The Privacy Rule requires the Notice of Privacy Practices (Notice) to identify, among other things, what uses and disclosures the covered entity may make of protected health information. The Notice must reflect any State law(s) that is more stringent than the Privacy Rule with respect to the use or disclosure of this information. Where the covered entity is subject to the privacy laws of multiple States, the more stringent use and disclosure laws of each of the States, if any, must be reflected in the Notice. See 45 CFR 164.520(b)(1)(ii)(C).
When there is a material revision to the Notice based on a change in State law, covered entities must use the revised Notice to meet the Rule’s requirements for distribution of the Notice that occur on or after the effective date of the revised Notice. See, generally, §§164.520(c)(1)-(3). In particular, a health plan must provide individuals (in most cases, the named insured) then covered by the plan with the revised Notice within 60 days of the revision. See §164.520(c)(1)(i)(C).
The Notice requirements are intended to ensure that individuals are fairly informed about how a covered entity may use or disclose their personal health information, including important limitations imposed by State law. Although a covered entity can describe more stringent State privacy laws in the uses and disclosures section of its Notice, this may be more confusing than informative to the individual, particularly where multiple and varying State laws may be applicable. There are other ways a covered entity can design its Notice that may make this information easier for the individual to read and understand, as well as to facilitate the covered entity’s ability to keep the information current and accurate. For instance, a general statement could be included in the uses and disclosures section of the Notice that clearly identifies and refers the reader to a separate section of the Notice which describes the more stringent State privacy law(s) and more fully informs the reader about how protected health information may be used and disclosed. Thus, when more stringent State privacy laws materially change the covered entity’s privacy practices, the covered entity would need to revise only the section of the Notice that contains the State law specific information.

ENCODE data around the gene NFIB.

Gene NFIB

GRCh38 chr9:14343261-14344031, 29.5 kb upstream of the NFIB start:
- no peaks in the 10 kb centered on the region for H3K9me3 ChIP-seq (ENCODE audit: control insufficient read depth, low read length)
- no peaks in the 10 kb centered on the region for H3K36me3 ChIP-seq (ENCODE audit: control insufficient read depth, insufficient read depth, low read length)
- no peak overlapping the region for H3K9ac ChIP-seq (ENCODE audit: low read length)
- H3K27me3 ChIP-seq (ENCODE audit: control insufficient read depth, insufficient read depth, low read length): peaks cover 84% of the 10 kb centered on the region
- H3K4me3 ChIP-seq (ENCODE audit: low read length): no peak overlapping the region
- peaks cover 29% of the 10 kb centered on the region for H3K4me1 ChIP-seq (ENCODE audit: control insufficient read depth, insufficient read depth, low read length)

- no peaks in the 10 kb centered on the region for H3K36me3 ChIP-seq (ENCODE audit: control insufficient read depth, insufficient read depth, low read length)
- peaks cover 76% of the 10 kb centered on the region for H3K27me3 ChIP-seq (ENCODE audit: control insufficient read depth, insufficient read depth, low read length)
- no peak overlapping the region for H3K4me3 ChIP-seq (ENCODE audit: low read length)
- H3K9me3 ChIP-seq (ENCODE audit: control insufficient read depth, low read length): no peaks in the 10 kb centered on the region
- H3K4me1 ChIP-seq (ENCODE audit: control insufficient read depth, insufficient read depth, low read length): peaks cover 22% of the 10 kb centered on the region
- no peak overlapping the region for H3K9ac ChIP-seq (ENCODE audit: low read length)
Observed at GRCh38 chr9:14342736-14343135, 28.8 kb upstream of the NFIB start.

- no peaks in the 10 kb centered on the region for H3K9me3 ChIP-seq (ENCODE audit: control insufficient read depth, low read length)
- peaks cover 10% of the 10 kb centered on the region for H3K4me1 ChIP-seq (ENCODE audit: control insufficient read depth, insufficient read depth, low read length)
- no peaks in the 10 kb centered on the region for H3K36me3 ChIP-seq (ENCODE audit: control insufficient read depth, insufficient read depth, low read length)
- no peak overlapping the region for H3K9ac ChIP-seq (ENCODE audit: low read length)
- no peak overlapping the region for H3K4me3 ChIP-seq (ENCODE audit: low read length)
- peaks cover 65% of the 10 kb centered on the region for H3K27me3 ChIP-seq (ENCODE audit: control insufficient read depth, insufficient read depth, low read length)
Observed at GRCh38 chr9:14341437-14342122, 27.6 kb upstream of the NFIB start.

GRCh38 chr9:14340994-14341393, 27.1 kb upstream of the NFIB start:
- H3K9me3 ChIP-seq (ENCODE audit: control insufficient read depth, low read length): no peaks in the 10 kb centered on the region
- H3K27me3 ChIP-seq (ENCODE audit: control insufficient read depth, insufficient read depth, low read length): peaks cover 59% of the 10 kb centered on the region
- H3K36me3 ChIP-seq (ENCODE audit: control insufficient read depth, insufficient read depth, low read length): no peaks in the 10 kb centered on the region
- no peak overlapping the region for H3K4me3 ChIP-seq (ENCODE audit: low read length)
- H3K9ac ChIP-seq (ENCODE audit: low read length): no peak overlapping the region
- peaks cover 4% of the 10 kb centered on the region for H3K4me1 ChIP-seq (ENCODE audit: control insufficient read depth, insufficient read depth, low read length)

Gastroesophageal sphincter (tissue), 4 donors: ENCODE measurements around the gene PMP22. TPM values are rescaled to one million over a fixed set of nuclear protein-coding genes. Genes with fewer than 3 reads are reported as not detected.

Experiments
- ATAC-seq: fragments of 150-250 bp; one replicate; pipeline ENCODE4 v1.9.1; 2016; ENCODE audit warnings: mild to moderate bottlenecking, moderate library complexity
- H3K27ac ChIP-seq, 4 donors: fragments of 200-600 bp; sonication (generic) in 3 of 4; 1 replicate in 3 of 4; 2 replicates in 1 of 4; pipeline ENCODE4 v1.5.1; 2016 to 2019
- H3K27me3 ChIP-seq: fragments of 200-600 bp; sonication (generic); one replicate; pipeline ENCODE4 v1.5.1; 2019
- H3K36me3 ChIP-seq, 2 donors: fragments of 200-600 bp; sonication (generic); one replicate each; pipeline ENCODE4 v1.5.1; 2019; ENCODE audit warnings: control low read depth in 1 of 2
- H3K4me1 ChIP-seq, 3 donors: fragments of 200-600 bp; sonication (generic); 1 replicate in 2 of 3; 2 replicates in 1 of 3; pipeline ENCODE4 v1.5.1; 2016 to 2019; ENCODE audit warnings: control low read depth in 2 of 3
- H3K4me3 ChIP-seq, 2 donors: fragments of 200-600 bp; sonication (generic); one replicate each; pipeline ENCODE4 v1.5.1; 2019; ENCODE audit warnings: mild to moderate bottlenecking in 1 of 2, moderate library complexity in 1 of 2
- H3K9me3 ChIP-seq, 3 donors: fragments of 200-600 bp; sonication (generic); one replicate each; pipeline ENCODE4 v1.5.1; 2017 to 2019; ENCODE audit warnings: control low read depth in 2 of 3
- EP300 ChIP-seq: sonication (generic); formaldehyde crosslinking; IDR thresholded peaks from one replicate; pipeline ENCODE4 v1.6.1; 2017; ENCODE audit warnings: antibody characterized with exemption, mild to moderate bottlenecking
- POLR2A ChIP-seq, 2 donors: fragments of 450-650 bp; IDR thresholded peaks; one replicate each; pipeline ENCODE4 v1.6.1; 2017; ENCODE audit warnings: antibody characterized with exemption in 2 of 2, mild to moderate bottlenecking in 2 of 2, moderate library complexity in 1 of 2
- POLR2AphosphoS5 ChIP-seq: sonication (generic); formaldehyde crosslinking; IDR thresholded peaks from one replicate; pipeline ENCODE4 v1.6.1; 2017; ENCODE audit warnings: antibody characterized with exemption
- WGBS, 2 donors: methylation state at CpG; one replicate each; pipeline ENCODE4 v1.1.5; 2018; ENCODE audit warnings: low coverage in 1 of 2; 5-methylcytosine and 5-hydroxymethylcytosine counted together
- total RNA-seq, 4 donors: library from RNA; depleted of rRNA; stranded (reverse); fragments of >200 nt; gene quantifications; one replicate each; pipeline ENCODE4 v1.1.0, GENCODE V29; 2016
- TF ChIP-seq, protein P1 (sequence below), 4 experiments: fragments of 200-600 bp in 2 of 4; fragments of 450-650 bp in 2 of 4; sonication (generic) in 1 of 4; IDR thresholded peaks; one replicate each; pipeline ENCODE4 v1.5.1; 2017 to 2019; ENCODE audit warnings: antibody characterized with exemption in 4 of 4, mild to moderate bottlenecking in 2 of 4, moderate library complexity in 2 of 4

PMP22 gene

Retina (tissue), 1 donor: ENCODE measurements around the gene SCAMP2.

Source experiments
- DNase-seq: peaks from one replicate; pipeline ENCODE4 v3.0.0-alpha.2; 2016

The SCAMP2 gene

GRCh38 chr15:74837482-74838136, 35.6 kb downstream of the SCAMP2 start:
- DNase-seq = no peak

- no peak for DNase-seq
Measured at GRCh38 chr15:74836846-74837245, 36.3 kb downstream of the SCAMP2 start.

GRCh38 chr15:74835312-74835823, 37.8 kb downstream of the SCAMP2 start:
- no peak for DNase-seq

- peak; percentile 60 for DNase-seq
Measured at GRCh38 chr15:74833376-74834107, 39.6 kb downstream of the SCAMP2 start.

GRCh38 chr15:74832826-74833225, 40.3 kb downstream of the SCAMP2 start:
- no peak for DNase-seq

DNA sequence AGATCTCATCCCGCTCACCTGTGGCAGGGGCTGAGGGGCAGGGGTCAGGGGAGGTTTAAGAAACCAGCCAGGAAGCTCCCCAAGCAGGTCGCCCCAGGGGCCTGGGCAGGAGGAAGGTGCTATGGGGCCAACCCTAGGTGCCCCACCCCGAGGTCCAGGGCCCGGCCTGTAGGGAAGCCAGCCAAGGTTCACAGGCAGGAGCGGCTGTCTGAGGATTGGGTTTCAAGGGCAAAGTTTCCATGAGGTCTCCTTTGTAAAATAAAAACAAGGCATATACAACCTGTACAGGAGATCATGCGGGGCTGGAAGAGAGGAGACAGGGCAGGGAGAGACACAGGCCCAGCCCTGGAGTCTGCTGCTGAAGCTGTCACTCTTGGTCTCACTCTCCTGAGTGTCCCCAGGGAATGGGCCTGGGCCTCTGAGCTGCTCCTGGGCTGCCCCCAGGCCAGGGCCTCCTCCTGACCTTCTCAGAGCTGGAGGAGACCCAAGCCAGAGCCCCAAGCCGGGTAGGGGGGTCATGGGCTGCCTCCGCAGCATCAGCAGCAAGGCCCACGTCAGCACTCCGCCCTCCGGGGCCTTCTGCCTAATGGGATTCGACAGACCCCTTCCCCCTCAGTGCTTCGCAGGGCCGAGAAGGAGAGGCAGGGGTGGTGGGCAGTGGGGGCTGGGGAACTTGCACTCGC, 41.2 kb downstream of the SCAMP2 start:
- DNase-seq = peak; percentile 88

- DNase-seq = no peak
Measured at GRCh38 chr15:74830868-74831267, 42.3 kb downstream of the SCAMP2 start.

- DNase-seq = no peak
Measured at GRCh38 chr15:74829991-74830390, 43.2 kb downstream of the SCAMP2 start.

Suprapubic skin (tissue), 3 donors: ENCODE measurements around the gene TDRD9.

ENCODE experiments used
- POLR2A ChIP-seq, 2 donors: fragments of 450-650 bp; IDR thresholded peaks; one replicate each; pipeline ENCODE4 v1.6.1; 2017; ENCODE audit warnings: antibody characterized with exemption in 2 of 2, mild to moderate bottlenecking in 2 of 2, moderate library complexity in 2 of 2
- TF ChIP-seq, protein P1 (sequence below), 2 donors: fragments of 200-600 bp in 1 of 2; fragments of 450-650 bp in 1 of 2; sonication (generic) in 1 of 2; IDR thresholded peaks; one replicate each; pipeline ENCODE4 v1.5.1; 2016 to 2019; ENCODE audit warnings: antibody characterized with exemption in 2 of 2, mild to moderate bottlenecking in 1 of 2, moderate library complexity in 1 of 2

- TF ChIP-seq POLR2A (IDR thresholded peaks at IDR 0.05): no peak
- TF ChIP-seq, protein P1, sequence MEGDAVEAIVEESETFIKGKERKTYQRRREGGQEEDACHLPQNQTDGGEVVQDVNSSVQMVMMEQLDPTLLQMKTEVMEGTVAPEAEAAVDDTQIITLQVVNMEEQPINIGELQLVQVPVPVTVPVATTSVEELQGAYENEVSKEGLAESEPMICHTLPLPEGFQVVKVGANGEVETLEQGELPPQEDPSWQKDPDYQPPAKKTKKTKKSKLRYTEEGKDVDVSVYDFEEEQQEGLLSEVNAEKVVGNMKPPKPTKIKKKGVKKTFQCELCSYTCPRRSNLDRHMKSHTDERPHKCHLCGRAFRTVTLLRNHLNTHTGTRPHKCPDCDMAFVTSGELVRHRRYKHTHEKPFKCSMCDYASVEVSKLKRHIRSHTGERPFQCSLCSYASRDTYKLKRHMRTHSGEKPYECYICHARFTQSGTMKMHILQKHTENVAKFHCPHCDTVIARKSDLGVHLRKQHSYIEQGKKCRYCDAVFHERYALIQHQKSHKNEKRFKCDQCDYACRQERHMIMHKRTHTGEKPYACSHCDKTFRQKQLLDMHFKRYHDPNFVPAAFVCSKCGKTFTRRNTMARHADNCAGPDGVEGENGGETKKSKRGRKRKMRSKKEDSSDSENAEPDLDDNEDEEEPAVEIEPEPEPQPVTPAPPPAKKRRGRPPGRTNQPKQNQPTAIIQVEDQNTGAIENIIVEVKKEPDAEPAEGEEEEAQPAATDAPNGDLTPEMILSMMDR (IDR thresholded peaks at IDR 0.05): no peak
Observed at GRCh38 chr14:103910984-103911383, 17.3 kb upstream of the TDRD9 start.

Having a separable section on more stringent State laws can also facilitate distribution of the revised Notice when material changes occur in this section of the Notice. The revised State law section, if on a separate page, may be more readily inserted in or associated with existing Notices in place of the outdated material.